Commonly a business expects to use, sell, or exhaust the current asset within the current accounting period therefore it is regarded as a current asset. In this way, they contribute to the calculation of the current ratio but they are excluded from the list of liquid assets. Assets that are generally expected to be used, sold, or depleted within the current accounting year (usually 12 months) are called current assets.
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Are prepaid insurance a current assets?
Prepaid expenses are recorded first on the balance sheet—in the prepaid asset account—because it represents a future benefit due to the business. Prepaid expenses are considered a current asset because they are expected to be consumed, used, or exhausted through standard business operations with one year. Prepaid Insurance is the amount of insurance premium that the company pays in one financial year, and avails its benefit in some other financial year, generally in the upcoming financial year. Prepaid Insurance journal entry is passed to record the amount paid as advance for the insurance. Prepaid insurance is treated as the asset of the firm and is recorded under the Asset side of the balance sheet.
For example,you paid a rent of $120,000 rent for a warehouse and showed an expense of $10,000 monthly on a balance sheet. At most companies, insurance is considered an operational expense and recorded on the income statement. However, the insurance company may require the customers to pay in advance. The advance payment is recorded as prepaid insurance on the customers’ financial statements. The prepaid insurance is the current assets on the company balance sheet.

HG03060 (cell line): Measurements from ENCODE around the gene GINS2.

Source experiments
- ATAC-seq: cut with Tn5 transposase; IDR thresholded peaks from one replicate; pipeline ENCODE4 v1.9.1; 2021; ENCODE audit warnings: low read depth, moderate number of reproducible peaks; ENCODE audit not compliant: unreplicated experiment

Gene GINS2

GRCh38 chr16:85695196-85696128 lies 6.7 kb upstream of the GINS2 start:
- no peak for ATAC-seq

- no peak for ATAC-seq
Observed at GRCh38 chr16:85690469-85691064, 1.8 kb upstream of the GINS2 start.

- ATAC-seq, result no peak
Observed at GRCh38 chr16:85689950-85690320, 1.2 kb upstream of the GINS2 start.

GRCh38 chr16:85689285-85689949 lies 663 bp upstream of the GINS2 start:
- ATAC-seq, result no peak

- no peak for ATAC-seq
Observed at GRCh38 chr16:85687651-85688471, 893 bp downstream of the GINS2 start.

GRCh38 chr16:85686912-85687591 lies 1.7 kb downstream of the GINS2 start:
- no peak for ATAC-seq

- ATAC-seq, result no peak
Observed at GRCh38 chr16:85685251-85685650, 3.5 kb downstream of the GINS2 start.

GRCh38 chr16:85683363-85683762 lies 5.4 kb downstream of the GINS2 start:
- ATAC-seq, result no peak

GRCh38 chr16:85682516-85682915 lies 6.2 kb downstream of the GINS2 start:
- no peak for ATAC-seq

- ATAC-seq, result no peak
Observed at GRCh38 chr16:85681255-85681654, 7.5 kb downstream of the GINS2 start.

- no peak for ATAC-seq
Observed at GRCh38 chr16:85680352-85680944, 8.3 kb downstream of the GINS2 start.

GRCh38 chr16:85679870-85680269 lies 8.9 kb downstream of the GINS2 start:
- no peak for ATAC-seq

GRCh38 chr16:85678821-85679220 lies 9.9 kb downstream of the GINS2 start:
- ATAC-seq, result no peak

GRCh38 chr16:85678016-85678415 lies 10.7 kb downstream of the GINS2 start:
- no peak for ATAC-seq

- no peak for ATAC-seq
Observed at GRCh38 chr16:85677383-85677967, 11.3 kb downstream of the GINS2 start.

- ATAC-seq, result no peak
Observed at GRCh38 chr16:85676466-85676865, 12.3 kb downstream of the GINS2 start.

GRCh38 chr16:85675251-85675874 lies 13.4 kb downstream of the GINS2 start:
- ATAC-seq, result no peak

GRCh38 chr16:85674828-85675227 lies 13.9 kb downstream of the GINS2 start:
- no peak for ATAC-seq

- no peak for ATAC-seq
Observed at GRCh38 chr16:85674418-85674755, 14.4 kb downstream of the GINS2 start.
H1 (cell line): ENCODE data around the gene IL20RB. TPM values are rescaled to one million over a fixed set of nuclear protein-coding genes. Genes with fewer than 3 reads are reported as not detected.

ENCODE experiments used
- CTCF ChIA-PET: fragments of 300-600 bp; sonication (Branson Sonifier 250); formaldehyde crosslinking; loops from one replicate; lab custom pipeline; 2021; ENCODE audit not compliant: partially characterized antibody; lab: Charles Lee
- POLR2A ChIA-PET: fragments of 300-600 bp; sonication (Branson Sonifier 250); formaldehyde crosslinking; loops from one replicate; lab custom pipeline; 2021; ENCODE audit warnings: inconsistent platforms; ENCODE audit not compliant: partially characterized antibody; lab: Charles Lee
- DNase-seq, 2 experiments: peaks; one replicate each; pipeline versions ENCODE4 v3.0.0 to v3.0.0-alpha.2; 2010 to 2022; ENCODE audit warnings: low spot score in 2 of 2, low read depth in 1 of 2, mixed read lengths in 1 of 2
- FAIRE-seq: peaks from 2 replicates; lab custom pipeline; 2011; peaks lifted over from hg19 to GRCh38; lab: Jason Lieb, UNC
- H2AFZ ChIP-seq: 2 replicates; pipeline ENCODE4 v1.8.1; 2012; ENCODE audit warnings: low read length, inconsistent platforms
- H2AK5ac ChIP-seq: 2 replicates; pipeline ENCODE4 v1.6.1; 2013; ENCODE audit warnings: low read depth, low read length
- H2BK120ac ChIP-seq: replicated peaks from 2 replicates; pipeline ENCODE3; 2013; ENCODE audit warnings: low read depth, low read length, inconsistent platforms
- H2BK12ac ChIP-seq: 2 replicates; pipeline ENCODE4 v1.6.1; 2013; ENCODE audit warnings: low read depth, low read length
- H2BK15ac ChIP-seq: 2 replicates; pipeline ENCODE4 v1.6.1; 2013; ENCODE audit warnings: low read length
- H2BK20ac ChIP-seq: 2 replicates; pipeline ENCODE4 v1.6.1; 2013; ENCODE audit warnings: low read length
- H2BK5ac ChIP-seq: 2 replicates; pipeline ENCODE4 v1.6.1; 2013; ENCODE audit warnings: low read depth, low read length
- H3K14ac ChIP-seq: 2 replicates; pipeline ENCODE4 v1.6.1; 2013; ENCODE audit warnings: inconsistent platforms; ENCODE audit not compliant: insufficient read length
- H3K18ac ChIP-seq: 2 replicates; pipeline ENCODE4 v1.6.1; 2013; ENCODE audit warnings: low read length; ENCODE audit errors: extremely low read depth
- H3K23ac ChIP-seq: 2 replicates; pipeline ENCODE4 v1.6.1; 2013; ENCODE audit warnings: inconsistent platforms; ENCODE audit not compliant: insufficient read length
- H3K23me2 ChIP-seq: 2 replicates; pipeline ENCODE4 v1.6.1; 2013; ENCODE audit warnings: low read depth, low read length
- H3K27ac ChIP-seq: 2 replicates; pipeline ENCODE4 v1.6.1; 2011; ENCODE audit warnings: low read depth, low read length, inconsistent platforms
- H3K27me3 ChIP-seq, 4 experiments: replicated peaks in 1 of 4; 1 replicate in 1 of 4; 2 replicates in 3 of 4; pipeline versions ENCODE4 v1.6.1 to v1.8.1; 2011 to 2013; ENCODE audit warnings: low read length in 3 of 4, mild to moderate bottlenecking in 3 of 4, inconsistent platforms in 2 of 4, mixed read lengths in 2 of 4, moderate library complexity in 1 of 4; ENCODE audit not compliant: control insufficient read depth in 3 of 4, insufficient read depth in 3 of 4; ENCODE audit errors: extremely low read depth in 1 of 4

Enter the monthly expense for each accounting period
In accounting, prepaid insurance is initially recorded as a debit to the “Prepaid Insurance” asset account and a credit to the “Cash” or “Bank” account. This reflects the fact that the company has made a payment in advance for insurance coverage, which increases the prepaid insurance asset but decreases the cash or bank balance. It will increase the insurance expense by $ 10,000 on income statement and reduce prepaid expenses from current assets.
However, they don’t need to worry about the accounting implications. A business buys one year of general liability insurance in advance, for $12,000. The initial entry is a debit of $12,000 to the prepaid insurance (asset) account, and a credit of $12,000 to the cash (asset) account. In each successive month for the next twelve months, there should be a journal entry that debits the insurance expense account and credits the prepaid expenses (asset) account.